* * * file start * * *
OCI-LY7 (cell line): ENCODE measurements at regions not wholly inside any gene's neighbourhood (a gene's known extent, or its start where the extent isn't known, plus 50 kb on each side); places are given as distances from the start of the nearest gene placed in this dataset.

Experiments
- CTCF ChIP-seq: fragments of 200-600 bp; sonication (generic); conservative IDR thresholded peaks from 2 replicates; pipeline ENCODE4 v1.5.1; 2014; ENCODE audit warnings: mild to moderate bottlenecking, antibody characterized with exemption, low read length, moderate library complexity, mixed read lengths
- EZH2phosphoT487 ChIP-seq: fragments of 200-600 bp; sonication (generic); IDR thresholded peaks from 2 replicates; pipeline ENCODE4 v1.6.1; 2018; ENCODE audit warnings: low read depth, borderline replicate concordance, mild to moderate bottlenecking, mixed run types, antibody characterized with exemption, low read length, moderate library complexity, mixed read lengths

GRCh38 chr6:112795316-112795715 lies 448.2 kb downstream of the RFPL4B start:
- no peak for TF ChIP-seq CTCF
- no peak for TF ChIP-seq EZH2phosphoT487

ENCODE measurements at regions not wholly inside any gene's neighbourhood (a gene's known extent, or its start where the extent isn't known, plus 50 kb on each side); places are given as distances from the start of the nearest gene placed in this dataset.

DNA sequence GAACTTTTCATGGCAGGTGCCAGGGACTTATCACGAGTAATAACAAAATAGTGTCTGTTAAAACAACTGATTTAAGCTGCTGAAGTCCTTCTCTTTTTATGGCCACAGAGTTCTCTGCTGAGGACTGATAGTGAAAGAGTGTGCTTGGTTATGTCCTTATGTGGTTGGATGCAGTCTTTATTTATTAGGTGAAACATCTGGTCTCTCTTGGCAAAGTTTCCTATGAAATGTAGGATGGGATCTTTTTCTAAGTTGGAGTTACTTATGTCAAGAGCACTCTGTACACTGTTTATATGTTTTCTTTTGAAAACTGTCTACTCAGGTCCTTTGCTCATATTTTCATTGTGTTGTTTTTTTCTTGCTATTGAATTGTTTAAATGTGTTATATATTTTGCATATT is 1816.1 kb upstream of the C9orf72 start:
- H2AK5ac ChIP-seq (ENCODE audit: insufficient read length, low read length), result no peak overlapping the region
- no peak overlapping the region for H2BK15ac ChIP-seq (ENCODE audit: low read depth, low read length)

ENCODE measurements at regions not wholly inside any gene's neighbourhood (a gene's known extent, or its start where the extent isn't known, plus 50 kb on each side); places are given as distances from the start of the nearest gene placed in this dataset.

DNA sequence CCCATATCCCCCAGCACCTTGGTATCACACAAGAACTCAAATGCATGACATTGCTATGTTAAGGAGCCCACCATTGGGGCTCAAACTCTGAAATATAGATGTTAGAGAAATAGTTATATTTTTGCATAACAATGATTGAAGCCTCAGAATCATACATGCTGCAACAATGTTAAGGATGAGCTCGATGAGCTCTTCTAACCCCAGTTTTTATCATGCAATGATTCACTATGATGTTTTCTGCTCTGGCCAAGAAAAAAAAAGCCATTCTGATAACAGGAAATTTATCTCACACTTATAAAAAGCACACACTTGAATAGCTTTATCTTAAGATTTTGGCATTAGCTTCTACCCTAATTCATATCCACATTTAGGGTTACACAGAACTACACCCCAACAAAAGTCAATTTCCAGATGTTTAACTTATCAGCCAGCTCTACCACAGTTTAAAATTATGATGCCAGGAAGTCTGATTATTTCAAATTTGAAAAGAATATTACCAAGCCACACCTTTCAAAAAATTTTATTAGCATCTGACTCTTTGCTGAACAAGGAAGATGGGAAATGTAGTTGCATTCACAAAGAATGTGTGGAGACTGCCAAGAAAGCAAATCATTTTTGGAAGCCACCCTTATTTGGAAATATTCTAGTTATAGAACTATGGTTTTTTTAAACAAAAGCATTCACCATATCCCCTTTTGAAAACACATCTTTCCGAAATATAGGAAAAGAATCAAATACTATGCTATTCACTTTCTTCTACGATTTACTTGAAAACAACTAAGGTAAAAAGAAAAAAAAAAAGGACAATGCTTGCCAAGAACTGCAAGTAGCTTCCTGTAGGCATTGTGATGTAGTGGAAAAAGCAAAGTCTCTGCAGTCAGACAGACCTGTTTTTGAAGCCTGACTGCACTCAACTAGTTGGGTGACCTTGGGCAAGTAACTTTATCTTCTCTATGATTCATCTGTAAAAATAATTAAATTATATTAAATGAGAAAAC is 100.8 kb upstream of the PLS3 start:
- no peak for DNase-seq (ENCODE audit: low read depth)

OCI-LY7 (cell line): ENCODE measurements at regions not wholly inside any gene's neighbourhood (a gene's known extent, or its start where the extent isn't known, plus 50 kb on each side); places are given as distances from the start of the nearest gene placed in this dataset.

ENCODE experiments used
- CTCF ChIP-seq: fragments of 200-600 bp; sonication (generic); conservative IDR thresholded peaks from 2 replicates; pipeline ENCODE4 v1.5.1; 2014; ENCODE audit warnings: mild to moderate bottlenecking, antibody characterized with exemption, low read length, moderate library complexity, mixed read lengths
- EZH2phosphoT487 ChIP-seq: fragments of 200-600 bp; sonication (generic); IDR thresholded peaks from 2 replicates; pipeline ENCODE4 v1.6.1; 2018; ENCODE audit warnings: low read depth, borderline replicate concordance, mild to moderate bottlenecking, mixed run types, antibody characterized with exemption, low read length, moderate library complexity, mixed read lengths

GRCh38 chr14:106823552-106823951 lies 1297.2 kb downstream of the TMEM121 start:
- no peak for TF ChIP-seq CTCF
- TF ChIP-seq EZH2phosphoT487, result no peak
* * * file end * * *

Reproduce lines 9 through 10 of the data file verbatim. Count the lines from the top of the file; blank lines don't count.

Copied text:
DNA sequence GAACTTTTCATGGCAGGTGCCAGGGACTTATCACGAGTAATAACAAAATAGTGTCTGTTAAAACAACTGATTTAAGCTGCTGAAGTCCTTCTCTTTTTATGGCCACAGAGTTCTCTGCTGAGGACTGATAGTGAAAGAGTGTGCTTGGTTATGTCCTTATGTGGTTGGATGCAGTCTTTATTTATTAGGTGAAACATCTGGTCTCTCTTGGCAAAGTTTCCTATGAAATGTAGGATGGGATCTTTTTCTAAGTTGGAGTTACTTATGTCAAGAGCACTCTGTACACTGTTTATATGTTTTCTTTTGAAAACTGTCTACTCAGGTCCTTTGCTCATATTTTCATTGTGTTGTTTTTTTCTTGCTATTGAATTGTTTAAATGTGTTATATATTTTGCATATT is 1816.1 kb upstream of the C9orf72 start:
- H2AK5ac ChIP-seq (ENCODE audit: insufficient read length, low read length), result no peak overlapping the region